In lieu of flowers, the family suggests donations be made to the Salmon Public Library or your favorite educational or outdoor charity in memory of Val.

BCHA Announces 2012 Legacy Award Winner

Back Country Horsemen of America leads the nationwide effort to preserve trails for horse use, not only for today’s equestrians, but also for tomorrow’s. They seek to leave an inheritance to future generations; a legacy of responsible enjoyment of America’s wild lands the way our forefathers did: by horseback.

With that goal in mind, Back Country Horsemen of America selects an individual member each year whose numerous contributions, made over many years of dedicated membership, exemplify their mission and values. In 2012, BCHA chose Val B. Johnson of the Salmon River Chapter of Back Country Horsemen of Idaho.

There From the Start

Val was an organizing founder of Salmon River Back Country Horsemen in Idaho in 1978, the fourth group in the original BCH organization, and the first outside of Montana. Val joined the presidents of the three Montana groups (the Flathead, Missoula, and Bitterroot BCH), to outline a proposal for uniting the existing groups into a formal organization. The presidents presented their plan at the first BCH annual convention in Kalispell, Montana, on March 17 and 18, 1979.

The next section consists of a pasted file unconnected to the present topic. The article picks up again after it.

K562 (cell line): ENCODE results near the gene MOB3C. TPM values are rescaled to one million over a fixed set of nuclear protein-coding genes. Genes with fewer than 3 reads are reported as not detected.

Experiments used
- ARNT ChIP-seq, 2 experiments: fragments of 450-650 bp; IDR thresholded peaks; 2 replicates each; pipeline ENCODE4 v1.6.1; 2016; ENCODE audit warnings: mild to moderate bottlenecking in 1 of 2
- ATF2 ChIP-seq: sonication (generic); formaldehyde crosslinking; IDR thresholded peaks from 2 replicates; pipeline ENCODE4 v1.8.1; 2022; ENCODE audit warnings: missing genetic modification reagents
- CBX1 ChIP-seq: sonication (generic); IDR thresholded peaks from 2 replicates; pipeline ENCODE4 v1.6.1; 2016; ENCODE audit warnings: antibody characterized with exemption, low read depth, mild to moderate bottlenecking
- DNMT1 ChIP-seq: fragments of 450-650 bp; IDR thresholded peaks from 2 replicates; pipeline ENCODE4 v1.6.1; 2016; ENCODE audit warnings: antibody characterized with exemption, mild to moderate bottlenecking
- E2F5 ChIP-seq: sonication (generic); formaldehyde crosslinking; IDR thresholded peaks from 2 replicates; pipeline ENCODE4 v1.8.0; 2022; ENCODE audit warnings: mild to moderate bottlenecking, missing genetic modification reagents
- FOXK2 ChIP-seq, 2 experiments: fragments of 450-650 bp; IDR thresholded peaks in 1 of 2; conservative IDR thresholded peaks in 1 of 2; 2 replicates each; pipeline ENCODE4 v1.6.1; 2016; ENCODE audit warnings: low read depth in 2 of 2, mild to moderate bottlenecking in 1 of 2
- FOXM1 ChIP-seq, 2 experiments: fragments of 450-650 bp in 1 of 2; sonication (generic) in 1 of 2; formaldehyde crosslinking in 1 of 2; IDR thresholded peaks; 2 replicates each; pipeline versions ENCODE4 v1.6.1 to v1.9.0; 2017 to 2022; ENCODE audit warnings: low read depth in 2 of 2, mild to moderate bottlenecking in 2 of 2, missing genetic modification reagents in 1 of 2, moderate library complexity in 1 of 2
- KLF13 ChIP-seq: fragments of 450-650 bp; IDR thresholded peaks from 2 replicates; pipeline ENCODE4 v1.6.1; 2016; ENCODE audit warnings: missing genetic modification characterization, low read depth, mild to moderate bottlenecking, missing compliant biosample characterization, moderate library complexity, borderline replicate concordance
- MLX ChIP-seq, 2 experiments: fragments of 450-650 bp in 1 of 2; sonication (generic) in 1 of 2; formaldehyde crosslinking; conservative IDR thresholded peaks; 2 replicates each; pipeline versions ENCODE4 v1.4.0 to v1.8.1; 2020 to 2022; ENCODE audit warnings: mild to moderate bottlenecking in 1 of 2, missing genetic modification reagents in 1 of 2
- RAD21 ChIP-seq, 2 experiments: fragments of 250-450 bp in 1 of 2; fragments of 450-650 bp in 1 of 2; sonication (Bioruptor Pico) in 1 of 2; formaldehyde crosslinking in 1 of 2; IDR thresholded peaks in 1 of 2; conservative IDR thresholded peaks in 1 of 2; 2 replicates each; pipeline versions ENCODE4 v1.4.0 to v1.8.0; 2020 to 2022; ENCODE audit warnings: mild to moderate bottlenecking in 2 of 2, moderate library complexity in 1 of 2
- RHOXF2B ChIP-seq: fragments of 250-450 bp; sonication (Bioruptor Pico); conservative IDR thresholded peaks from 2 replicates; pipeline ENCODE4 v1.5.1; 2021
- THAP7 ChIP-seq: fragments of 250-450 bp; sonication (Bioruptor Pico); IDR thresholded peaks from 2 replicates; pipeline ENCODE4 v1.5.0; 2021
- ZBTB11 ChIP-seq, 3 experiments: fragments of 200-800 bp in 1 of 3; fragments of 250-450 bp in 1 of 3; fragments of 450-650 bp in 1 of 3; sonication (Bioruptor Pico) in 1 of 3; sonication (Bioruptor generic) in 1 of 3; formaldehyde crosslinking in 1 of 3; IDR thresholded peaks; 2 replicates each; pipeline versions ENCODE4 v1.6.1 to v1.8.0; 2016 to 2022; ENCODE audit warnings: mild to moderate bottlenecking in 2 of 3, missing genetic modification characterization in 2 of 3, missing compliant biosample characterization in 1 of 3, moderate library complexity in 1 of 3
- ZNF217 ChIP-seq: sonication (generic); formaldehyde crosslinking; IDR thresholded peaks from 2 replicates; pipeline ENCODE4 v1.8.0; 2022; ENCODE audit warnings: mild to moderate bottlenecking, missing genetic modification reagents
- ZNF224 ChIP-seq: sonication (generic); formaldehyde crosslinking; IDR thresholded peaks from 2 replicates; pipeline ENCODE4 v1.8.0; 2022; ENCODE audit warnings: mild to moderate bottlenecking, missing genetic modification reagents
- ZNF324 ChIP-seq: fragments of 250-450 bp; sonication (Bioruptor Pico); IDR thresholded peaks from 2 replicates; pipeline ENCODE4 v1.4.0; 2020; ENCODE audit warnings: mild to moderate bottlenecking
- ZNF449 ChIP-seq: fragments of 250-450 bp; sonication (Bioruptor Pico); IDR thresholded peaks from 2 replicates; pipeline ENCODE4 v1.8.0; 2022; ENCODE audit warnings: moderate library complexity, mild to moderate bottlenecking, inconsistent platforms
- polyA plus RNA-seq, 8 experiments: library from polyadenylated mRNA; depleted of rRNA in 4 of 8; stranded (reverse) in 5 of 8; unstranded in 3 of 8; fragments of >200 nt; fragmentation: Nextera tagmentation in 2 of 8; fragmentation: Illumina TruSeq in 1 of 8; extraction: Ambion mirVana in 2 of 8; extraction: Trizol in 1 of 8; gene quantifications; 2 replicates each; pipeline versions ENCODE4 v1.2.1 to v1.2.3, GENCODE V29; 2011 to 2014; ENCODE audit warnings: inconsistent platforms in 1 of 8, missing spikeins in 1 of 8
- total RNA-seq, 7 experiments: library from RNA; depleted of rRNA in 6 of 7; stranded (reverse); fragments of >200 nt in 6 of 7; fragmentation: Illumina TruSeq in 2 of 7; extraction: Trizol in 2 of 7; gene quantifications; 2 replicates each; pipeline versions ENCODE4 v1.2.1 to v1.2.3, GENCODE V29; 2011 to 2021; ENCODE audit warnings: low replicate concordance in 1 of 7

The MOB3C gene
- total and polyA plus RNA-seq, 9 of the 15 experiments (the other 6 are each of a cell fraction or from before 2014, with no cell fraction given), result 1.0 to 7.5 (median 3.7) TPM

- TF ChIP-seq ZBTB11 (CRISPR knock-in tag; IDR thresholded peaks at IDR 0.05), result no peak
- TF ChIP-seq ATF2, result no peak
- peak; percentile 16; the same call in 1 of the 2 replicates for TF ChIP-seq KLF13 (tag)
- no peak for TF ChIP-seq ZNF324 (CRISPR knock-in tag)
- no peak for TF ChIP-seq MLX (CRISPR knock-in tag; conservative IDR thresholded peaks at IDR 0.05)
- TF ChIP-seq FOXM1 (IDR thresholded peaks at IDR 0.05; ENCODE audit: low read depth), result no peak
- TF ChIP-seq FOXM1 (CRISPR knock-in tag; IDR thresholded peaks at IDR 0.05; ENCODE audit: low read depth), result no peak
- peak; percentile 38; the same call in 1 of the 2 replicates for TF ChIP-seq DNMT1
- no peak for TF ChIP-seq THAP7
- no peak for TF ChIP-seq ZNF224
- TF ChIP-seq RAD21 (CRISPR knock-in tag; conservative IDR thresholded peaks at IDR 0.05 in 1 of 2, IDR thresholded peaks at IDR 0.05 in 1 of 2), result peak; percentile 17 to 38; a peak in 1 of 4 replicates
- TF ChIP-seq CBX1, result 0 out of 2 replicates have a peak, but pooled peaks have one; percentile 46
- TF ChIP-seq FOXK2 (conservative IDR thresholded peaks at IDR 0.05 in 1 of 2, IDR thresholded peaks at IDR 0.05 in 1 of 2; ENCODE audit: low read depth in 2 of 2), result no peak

That weekend, Back Country Horsemen was born, with stated purposes that Val helped draft: 1) to perpetuate the common sense use and enjoyment of horses in America’s back country and wilderness; 2) to work to ensure that public lands remain open to recreational stock use; 3) to assist the agencies responsible for the management of public lands; and 4) to educate, encourage and solicit active participation in the wise and sustaining use of the back country resource by horsemen and the general public commensurate with our heritage. Over the years, slight updates were made, and a fifth was added: to foster and encourage the formation of new state Back Country Horsemen organizations.